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recommended gear

Any camera with a manual function where you can set the aperture, shutter speed, and ISO is suitable for Photography Camp 2020's Beyond the Basics Program.

 

However, since the course is on a professional level, you'll gain the most out of it if you have a DSLR camera. I highly recommend that you get a camera where you can change the lens out, as opposed to one that has a set lens.

If you have a camera already, great! Use it!

If you don't, I've compiled a list of suitable cameras for your convenience.

 

Please note: this is not an exhaustive or exclusive list, but just a couple of cameras that are a good value for the money and that I feel would be a great asset to any budding photographer. Also note that you may choose a camera from any company, however, being that I shoot with Canon, that's what I'm most familiar with and most comfortable recommending to others.

Remember, even with the best camera: It's not always about the gear, but about how you use it. When you understand the fundamentals of art and photography, you'll be able to create masterpieces with any camera.

Some of these links are affiliate links, which means I may earn a small commission for products your purchase by clicking on these links. It doesn't cost you more, but it may help offset the time and expenses it takes to keep this page alive and updated, so thank you for that :)

I've included 3 types of cameras and lenses in this list:

#1 - Mirrorless Cameras - everybody's new favorite.

Mirrorless cameras have incredible focus tracking and so make getting very sharp images super easy.

I'm including the robust version I currently am using (Canon R5) and the smaller, lighter, cheaper version (Canon RP) that's great value for the price (This is the option I would recommend as first choice if you're starting out). You can pair these with the mirrorless lenses, but being that they're very pricey, I would recommend getting regular ef mount lenses with an ef-rf adapter. (Being that I already had a full range of top-of-the-line ef-mount lenses, that's what I use and it works perfectly for me)

 

#2 - Full-frame cameras with incredible lenses.

(Canon 5D Mark IV or 6D with Sigma Art lenses) - If you know you'll be doing this for business, will print large-format images, and are ready to invest right away, those are for you.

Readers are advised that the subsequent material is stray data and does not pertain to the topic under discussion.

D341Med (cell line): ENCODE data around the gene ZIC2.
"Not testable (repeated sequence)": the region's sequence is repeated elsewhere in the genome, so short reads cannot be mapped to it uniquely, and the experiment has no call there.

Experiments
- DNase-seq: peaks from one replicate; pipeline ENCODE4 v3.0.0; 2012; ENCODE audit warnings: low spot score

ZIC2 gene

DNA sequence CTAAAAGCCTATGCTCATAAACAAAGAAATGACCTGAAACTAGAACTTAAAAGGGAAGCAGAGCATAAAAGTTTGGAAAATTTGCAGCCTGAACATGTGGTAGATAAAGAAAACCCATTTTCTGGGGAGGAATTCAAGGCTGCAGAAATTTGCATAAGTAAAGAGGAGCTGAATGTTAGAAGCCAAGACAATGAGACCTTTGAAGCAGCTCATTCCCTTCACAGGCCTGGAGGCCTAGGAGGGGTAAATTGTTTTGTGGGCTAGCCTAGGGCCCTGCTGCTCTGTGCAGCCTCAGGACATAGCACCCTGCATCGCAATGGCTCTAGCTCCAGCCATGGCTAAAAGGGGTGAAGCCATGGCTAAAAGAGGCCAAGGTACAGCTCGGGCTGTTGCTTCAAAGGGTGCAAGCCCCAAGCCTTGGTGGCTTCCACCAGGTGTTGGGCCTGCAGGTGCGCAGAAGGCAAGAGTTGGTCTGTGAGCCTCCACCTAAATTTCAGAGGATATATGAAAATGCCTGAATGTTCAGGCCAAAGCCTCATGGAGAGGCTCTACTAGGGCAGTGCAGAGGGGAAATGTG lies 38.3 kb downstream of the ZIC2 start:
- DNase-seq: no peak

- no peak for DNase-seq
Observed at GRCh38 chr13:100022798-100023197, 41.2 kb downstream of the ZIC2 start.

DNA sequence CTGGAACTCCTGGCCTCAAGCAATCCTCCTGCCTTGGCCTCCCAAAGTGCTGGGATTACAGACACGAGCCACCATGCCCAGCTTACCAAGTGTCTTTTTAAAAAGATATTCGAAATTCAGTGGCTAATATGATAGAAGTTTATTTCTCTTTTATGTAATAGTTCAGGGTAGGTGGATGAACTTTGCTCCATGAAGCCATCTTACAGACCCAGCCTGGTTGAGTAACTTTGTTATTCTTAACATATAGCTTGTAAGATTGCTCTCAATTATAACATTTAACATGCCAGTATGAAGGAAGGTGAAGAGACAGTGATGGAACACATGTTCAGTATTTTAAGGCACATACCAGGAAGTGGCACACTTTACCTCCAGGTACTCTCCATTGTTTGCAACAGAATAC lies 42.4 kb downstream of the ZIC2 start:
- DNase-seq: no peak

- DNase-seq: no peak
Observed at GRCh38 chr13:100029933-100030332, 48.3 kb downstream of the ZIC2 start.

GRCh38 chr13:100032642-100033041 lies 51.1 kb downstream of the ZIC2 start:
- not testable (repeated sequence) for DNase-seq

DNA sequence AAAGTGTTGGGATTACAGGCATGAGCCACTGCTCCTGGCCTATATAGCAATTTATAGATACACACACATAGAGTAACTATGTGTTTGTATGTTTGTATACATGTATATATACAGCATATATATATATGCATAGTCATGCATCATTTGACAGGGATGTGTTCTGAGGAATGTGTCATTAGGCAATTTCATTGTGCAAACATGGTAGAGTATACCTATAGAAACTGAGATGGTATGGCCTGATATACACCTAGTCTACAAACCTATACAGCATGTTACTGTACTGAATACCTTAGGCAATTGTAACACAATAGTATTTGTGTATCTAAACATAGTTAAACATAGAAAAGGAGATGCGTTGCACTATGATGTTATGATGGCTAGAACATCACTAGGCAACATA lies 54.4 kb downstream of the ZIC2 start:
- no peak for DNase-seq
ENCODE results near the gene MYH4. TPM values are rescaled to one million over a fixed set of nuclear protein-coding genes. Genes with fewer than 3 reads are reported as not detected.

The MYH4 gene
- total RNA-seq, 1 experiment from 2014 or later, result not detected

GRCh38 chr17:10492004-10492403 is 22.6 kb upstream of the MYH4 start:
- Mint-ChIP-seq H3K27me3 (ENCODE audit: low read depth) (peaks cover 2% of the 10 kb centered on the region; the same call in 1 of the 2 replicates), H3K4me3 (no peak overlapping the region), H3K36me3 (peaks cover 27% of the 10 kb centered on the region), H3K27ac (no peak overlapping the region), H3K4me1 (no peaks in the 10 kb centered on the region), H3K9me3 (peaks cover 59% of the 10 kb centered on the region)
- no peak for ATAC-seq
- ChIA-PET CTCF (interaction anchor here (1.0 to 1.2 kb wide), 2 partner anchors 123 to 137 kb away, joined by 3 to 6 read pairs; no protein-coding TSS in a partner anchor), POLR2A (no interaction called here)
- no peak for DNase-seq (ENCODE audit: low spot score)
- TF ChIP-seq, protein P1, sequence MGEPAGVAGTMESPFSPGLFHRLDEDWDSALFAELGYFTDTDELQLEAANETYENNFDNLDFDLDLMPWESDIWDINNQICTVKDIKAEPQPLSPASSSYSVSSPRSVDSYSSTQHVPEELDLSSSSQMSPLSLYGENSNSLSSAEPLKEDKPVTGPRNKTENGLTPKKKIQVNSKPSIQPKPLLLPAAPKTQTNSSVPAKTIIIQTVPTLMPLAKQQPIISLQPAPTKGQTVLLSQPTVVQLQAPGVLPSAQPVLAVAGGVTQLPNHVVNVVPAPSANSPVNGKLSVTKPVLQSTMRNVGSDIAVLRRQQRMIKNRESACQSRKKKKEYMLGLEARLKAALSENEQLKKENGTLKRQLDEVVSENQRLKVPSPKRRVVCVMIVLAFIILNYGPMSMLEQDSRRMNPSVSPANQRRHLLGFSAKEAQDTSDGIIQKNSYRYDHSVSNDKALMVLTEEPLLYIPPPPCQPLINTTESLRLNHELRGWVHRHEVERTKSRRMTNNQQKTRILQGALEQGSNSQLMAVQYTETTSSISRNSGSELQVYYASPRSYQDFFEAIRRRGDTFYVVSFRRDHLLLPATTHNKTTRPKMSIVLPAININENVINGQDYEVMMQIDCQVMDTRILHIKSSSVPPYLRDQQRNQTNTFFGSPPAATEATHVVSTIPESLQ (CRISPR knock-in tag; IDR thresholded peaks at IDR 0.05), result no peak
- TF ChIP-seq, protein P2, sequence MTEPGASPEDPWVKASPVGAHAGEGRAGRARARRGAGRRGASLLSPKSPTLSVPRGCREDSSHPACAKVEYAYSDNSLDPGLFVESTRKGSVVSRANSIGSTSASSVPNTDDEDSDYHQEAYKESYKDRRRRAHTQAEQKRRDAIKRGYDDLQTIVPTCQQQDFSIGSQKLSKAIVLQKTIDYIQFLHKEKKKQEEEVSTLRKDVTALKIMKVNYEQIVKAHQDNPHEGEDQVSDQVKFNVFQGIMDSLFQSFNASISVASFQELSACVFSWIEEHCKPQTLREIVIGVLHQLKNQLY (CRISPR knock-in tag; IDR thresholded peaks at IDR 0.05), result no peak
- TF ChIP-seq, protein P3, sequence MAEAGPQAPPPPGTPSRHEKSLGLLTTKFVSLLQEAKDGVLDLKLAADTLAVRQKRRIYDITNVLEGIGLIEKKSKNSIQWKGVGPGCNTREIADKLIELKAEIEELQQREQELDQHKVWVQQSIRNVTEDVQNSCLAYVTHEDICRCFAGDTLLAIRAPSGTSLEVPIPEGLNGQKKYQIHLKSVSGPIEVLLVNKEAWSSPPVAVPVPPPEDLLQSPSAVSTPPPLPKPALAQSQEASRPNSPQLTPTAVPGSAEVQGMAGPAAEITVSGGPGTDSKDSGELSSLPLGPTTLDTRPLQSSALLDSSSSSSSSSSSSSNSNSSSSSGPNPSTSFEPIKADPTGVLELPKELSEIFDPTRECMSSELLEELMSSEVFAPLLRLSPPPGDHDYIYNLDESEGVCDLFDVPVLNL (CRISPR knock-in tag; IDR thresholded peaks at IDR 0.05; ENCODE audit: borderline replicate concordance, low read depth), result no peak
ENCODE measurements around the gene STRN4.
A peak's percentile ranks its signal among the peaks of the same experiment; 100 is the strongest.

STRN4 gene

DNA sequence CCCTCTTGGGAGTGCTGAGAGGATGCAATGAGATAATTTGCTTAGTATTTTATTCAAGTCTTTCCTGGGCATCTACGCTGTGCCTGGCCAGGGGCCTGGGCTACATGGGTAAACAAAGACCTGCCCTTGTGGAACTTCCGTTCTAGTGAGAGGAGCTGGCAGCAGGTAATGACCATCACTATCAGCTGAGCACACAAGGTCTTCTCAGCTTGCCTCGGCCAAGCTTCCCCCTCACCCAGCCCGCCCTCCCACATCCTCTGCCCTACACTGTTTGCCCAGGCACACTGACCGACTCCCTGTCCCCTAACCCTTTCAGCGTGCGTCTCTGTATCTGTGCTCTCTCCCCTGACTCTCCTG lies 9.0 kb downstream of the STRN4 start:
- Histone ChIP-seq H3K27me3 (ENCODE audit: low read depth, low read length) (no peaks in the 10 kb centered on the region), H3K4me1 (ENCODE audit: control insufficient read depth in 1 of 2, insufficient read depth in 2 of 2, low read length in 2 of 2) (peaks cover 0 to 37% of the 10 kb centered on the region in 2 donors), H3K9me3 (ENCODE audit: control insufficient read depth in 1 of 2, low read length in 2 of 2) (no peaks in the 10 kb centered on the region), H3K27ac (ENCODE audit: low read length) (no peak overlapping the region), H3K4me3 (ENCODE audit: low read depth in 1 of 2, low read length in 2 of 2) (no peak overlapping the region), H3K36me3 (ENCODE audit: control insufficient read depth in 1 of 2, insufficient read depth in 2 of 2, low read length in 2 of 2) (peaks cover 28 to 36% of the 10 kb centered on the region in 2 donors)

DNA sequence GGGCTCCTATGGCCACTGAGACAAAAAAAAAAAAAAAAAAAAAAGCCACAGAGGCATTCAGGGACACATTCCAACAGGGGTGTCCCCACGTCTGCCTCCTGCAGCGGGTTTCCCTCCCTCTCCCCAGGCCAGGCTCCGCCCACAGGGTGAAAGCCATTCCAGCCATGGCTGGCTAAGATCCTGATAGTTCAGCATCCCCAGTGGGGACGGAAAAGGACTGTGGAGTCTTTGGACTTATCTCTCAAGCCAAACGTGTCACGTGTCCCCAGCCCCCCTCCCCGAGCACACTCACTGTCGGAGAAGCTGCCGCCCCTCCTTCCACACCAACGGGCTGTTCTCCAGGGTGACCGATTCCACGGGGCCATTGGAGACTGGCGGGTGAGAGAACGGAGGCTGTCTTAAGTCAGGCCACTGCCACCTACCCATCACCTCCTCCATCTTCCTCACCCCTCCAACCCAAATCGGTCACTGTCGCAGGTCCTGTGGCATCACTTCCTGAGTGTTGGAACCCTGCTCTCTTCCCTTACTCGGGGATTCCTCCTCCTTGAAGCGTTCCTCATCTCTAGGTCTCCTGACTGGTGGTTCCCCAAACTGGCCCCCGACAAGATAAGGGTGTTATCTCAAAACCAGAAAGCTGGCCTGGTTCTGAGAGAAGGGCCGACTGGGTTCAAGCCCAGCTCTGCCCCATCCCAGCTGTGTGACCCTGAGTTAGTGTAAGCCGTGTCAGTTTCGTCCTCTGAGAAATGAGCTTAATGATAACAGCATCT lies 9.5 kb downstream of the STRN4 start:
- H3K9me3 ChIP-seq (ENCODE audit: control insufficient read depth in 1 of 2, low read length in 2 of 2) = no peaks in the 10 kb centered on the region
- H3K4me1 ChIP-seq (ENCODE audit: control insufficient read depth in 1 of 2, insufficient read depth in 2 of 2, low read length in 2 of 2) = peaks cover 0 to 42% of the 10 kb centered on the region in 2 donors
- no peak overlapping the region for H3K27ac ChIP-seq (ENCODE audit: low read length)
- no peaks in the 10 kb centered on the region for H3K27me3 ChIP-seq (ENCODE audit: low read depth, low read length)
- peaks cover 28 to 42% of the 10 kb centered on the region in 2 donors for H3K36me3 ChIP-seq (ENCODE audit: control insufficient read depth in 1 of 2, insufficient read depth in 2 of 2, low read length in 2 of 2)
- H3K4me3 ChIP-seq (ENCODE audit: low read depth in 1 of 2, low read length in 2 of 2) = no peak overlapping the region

#3 - The cheapest options that will give you good enough results.

(Canon Rebel with 50mm 1.8 lens or 85mm 1.8 lens)

They're great if you're starting on a budget, and good enough to take some paying clients using them, so you can upgrade later on once you know you'll be doing this as a business. 

#1: Mirrorless Cameras:

canon_eos_rp_mirrorless_digital_1550097916_1459282.jpg

Canon EOS RP Mirrorless Camera

From B&H

$999.00

Please visit the link above for full specs and details of this camera.

This camera is a professional quality camera with a full-frame sensor. It's a newer, lighter, cheaper version of the Canon EOS R Mirrorless Camera. The main difference between this and the R are the megapixels (26 vs. 31) and the size and quality of the LCD touchscreen display. Being that this one is almost $800 less, I would say this has huge value. I would recommend this camera as your first choice.

With the cropped-sensor 'beginner' cameras like the Canon Rebels now $750 - $850 (as opposed to $300 - $450 they were going for 2 years ago), I believe starting out with the RP is a better decision and will last you longer in your professional photography career. Pair with the Canon EF - EOS R lens adapter and any of the lenses listed below (If you're starting with only one, I would recommend the 85mm).

canon_eos_r5_mirrorless_digital_1594282826_1547009.jpg

Canon EOS R5 Mirrorless Camera

From B&H

$3899.00

Please visit the link above for full specs and details of this camera.

This camera is a top-tier professional quality camera with a full-frame sensor and the one I currently use. It's the more robust version of the Canon EOS RP Mirrorless Camera. The main difference between this and the RP are the megapixels (45 vs. 26) and the size and quality of the LCD touchscreen display.

If you know for sure you'll want to do professional photography as a career choice, and you'll be printing very large pieces of wall art (like 40x60) then this is a great choice.

Pair with the Canon EF - EOS R lens adapter and any of the lenses listed below (If you're starting with only one, I would recommend the 85mm).

Canon Mount Adapter EF-EOS R

From B&H

$99.00

Please visit the link above for full specs and details of this camera.

This adaptor lets you mount any EF lens to your mirrorless camera, so you're not limited to the mirrorless lenses.

canon_mount_adapter_ef_rf_1536859268_1433717.jpg

Full-Frame Cameras:

Canon EOS 5D Mark IV DSLR Camera (Body Only)

From B&H

$2,699.00

Please visit the link above for full specs and details of this camera.

This camera is a professional quality camera with a full frame sensor. My first main camera is an earlier version of this. Many professional photographers use the 5D cameras, and they're superb, especially the Mark IV. It has incredible ISO sensitivity, amazing focus and quality, and gorgeous color. This is a robust camera with many high-end features that's made it a favorite among photographers for a reason.

 

Pair with any of the lenses below (If you're starting with only one, I would recommend the 85mm)

canon_eos_5d_mark_iv_1561852319_1274705.jpg

Canon EOS 6D Mark II DSLR Camera (Body Only)

From B&H